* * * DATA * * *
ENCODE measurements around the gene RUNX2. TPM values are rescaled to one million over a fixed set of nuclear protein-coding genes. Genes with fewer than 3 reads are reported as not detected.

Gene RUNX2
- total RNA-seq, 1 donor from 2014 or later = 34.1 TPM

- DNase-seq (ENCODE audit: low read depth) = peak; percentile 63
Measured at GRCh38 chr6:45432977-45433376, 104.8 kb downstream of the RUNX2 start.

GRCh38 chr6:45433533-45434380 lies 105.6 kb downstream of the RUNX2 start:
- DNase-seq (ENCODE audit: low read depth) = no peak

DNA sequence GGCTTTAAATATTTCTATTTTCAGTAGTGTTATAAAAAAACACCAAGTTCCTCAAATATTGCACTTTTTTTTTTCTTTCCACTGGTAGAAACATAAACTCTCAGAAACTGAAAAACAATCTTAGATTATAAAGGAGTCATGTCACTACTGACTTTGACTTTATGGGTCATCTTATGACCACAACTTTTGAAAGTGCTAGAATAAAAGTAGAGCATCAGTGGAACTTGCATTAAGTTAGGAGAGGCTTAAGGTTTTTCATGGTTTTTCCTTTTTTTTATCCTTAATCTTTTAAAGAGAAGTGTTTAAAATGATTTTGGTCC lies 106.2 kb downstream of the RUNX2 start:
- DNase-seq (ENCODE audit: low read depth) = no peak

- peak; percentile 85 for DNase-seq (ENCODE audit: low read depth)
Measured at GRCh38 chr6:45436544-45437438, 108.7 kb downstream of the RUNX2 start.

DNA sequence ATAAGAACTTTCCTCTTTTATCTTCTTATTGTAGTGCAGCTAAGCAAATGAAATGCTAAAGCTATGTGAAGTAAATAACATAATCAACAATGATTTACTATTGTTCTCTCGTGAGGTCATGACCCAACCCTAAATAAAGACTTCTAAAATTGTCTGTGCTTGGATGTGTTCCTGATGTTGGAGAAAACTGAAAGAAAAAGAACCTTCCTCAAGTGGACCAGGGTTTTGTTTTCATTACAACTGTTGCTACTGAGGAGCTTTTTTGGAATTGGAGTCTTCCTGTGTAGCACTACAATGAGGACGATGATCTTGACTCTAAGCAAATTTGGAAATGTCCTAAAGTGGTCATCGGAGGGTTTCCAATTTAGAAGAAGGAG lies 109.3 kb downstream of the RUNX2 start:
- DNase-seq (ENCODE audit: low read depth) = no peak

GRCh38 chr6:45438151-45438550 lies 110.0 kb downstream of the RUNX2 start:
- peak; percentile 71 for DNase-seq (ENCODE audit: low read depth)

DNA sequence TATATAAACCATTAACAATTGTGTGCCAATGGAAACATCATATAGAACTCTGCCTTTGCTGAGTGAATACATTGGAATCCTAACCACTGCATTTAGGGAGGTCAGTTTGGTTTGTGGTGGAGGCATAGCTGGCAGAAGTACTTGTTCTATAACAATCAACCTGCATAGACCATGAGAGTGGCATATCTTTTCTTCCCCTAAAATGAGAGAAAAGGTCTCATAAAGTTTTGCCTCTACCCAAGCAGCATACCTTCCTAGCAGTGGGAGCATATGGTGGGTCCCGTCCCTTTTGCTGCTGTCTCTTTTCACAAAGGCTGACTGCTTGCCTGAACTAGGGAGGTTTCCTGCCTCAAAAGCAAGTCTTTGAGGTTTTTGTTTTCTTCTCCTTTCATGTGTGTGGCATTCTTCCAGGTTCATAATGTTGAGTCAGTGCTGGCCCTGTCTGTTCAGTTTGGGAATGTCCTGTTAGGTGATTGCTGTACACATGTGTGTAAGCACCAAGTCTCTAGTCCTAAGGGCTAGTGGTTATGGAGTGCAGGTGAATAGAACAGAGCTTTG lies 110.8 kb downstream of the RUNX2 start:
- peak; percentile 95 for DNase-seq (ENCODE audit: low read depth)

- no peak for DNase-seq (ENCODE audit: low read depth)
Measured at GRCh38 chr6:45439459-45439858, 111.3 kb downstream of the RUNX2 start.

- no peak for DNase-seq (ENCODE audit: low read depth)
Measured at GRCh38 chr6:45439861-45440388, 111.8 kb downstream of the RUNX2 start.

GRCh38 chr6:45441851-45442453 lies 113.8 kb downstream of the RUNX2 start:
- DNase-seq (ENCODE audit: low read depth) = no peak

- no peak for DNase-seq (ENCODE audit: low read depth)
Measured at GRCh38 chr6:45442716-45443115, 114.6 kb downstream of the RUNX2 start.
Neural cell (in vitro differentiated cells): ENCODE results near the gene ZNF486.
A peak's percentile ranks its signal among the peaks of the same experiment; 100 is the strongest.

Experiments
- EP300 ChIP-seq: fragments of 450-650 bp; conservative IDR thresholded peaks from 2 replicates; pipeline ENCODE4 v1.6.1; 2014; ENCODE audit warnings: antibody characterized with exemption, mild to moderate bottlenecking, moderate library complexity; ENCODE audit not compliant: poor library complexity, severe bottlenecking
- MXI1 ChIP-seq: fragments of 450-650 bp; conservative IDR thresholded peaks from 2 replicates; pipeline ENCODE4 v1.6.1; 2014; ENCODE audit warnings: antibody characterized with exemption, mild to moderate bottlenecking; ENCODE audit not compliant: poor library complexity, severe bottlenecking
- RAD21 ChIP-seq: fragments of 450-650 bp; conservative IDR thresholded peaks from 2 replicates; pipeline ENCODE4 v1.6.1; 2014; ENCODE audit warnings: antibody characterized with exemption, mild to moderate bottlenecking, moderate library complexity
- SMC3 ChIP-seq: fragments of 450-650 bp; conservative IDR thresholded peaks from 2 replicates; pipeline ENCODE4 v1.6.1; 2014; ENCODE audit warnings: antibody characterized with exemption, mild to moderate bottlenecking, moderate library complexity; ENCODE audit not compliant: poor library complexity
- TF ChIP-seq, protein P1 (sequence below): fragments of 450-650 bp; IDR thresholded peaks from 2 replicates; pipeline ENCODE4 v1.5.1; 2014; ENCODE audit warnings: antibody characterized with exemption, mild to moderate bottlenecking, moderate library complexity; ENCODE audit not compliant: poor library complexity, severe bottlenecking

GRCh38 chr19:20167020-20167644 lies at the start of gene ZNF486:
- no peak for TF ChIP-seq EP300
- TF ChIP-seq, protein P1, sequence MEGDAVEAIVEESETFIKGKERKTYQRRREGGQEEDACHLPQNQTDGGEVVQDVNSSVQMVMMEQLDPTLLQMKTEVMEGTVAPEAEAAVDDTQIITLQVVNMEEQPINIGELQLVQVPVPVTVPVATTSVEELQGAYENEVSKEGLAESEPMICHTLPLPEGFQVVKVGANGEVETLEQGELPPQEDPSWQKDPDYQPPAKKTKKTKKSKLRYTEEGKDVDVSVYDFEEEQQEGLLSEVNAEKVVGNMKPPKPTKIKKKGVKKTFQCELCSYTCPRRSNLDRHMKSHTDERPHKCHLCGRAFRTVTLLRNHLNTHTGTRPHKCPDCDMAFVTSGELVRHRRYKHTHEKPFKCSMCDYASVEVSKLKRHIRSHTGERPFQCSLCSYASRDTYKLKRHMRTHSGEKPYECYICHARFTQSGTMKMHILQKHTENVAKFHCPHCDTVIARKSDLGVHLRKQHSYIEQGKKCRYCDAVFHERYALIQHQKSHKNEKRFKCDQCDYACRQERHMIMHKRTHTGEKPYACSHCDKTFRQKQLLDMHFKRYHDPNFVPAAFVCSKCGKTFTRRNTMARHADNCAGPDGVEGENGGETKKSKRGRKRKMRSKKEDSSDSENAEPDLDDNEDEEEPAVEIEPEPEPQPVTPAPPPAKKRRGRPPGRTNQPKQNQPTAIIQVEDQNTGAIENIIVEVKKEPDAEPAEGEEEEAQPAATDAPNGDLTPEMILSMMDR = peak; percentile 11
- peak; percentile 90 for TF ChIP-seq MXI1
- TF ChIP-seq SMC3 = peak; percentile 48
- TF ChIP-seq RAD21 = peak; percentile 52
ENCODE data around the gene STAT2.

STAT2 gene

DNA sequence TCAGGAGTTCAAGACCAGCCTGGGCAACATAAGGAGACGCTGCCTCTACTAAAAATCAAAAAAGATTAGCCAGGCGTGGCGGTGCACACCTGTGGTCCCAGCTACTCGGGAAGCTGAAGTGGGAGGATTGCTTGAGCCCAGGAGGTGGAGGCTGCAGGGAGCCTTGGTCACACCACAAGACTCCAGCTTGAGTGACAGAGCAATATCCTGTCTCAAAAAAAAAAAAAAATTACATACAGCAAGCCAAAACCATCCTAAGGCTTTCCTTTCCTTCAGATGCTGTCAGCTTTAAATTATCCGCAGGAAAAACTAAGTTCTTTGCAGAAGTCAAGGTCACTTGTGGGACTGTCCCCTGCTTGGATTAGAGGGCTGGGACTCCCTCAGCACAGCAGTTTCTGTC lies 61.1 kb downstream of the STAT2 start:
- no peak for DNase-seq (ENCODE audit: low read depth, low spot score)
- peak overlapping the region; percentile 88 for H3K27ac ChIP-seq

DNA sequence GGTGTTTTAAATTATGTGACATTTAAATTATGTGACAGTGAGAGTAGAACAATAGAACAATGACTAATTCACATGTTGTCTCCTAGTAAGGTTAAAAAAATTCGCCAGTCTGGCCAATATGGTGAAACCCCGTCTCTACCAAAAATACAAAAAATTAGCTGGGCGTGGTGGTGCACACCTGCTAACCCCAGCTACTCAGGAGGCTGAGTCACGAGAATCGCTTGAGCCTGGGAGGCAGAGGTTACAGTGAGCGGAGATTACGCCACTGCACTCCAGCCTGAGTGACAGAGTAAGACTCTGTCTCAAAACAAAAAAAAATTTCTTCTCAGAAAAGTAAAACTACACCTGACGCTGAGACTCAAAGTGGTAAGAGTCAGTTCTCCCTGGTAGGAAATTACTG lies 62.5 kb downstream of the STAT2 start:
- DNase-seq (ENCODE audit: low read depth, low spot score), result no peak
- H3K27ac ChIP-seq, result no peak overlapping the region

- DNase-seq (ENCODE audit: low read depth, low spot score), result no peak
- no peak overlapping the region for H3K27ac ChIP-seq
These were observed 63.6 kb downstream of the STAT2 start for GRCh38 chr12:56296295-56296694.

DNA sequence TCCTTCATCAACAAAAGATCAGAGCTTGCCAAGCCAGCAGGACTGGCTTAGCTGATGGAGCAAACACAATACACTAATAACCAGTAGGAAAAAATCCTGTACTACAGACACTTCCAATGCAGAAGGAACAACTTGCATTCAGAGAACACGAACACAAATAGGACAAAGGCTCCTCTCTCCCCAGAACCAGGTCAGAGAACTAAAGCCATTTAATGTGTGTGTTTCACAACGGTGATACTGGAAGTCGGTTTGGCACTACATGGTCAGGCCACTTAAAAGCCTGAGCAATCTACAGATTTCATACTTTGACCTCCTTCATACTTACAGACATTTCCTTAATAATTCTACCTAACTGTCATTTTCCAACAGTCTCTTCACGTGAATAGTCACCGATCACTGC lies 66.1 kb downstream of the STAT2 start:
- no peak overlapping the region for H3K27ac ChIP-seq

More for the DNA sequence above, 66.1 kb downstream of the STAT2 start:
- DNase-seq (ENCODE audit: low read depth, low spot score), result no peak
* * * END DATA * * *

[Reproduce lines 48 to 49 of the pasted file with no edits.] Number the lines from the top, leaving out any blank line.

- DNase-seq (ENCODE audit: low read depth, low spot score), result no peak
- no peak overlapping the region for H3K27ac ChIP-seq